Translated Show originalShow translation
Li Hing Mui - Sour sweet savoury plum
I would like to dedicate my first comment as a greenhorn perfume to my favourite scent. I have owned this fragrance for almost a week as a small bottling from my colleague Ervin23, thank you very much at this point!
Now for the fragrance: it really does smell like plum liqueur! I think it comes conditionally from the light sweetness of the top note. Already at the beginning you smell a slight acidity paired with wood. It gives me the feeling of a perfect plum: not too sweet, not too sour. And if it had stayed that way, I couldn't call it my favourite scent, the Sillage is only mediocre at the beginning.
And then the spell starts to work... i wore this the other day at university and afterwards at work: the minimal sweetness from the beginning has disappeared, what remains is the most beautiful scent you can assign to a plum. The acidity, on the other hand, becomes much more distinctive - reinforced by the smoky note - very smoky, but not woody! On the mentioned day the scent was for 6-7 in my nose with 3 sprayers (is of course dependent on the TZ)... i saw in the train, I smelled it - I sat in the lecture, I smelled it - I sat in the bus, I smelled it - I sat in the office, you know - I smelled it! Over time the smoke becomes weaker and the sweetness unfolds again. Plum Japonais makes me a slave to my sense of smell. It is so good that I would like to have it on my nose forever, but it disappears when it is at its most beautiful. Maybe one or the other of you here doesn't feel any emotion, inconvenience or even disgust when reading through it - but that's not important, just as little as whether my surrounding people like it. Super ignorant of me - I know!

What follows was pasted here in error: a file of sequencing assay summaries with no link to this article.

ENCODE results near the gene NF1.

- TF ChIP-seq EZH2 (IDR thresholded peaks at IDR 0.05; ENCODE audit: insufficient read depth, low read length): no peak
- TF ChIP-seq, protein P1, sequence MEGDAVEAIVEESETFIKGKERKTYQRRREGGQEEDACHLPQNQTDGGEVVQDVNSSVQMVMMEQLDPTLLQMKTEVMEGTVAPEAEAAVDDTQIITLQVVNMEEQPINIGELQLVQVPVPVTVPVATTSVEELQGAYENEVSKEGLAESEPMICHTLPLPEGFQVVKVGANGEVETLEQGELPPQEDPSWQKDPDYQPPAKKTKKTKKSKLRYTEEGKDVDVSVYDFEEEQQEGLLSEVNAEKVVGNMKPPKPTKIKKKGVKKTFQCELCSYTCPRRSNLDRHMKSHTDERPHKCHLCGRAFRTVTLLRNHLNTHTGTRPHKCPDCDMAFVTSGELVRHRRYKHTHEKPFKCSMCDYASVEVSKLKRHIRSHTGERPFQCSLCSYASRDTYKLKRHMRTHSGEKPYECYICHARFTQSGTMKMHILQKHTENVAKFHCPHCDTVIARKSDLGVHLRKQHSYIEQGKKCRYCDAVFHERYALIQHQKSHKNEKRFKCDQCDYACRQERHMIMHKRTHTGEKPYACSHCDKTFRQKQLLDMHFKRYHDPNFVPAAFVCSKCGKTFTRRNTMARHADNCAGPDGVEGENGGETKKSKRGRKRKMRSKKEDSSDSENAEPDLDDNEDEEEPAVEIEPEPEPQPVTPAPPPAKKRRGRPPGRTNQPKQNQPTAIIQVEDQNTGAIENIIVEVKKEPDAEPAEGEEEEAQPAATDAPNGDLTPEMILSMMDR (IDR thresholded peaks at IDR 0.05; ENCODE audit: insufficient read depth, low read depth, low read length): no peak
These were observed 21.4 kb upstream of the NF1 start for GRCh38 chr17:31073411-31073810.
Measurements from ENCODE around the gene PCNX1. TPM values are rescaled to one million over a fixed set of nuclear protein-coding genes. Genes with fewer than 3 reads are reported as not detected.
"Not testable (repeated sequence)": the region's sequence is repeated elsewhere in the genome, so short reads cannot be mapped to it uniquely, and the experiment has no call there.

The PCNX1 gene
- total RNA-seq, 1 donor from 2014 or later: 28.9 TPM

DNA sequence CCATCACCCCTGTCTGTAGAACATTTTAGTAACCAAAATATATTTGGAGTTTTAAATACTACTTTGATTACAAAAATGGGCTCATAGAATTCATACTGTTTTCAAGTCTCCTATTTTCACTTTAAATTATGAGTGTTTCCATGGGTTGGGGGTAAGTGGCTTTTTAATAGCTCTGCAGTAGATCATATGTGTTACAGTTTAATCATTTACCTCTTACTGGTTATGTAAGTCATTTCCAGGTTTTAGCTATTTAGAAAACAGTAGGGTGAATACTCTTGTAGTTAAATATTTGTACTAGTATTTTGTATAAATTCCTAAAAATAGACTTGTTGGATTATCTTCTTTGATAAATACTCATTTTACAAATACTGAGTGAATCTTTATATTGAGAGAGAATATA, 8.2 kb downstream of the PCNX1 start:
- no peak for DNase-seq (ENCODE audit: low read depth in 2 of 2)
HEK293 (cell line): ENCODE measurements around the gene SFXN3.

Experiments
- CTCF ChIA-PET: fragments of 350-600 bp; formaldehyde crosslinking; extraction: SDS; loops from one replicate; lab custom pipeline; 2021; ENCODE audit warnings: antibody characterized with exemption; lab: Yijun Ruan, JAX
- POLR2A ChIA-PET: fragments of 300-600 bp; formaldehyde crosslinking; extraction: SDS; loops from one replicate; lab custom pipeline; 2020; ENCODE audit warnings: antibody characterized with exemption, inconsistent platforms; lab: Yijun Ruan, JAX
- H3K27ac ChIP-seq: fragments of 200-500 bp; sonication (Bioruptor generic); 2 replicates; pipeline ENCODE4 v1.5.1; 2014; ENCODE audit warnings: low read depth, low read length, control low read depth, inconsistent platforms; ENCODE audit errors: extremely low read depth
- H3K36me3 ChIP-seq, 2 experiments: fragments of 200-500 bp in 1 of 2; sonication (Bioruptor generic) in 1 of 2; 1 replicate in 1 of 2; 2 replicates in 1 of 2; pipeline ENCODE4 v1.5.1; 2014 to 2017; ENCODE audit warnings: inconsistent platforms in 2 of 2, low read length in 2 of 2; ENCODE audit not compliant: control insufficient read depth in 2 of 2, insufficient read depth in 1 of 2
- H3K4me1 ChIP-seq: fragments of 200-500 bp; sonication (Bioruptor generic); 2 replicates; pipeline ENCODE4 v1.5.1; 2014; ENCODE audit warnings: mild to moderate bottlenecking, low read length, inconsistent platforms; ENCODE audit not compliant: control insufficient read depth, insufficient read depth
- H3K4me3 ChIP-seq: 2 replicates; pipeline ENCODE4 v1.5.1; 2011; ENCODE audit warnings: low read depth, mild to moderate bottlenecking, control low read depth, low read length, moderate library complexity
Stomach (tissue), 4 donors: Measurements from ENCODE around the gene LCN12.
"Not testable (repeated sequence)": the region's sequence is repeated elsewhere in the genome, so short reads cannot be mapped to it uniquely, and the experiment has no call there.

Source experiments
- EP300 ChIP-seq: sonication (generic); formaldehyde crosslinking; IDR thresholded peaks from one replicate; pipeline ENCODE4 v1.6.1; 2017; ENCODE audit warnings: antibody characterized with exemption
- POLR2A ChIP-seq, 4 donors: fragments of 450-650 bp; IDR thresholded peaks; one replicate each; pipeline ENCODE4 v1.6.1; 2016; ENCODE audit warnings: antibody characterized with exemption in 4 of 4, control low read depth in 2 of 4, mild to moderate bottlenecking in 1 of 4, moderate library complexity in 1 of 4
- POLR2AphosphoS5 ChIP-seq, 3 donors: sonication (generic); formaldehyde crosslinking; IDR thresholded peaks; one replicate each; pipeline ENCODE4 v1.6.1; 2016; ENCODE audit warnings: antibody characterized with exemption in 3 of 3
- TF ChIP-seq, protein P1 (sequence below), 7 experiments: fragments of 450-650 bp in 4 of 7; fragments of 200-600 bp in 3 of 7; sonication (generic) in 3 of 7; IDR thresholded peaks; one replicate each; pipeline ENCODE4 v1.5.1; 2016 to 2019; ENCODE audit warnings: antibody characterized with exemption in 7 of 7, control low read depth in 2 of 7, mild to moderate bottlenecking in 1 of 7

For those who only want to inquire about the fragrances, I recommend skipping to the next comment.
The rest is just informative and I do it purely symbolically.
Maybe I like the scent because it smells brilliant or because I associate many delicacies with it - I will probably never find out.
In southern China, my father's home, it is warm/hot all year round. The air humidity is constantly 90%+. In such a climate it is only understandable that the locals do not like hearty dishes. Nevertheless, one of the most popular dishes is a grilled duck, nice and crispy with glazed skin and pink juicy meat. To make it more exciting, it is usually served with a portion of plum sauce: this is sometimes sweet, sometimes sour.
Another plum-based food in this region are dried plums, kumquats other fruits. In contrast to European dried fruits, the Chinese ones are pickled, called Li Hing Mui.
They taste sour, sweet and a bit salty - a taste explosion. They are so strong that you cannot eat the fruit fish directly. The macadamia-sized crumpled plums are sucked in the mouth for a long time before the intense flavour subsides and they are ready to eat. I can imagine that this snack comes from the heavy and poor past.
Both plum-based dishes are on the tip of my tongue as soon as I smell Plum Japonais, which I never appreciated as a child and which today trigger feelings that cannot be described in words. It's like the scene from Ratatouille, when the critic remembered the carefree childhood, It's the beautiful thing that you always learn to appreciate too late!
I probably disregarded the guidelines with this digression, but the little bottling that I constantly smell while writing makes me get quite emotional.
So who is still on: if I should have aroused your interest, then do yourself a favour and order a small sample of it. If you want to understand a touch of my emotion, you can also order a small package of dried plums. It is best to ask me beforehand, since there are quite a few variations :)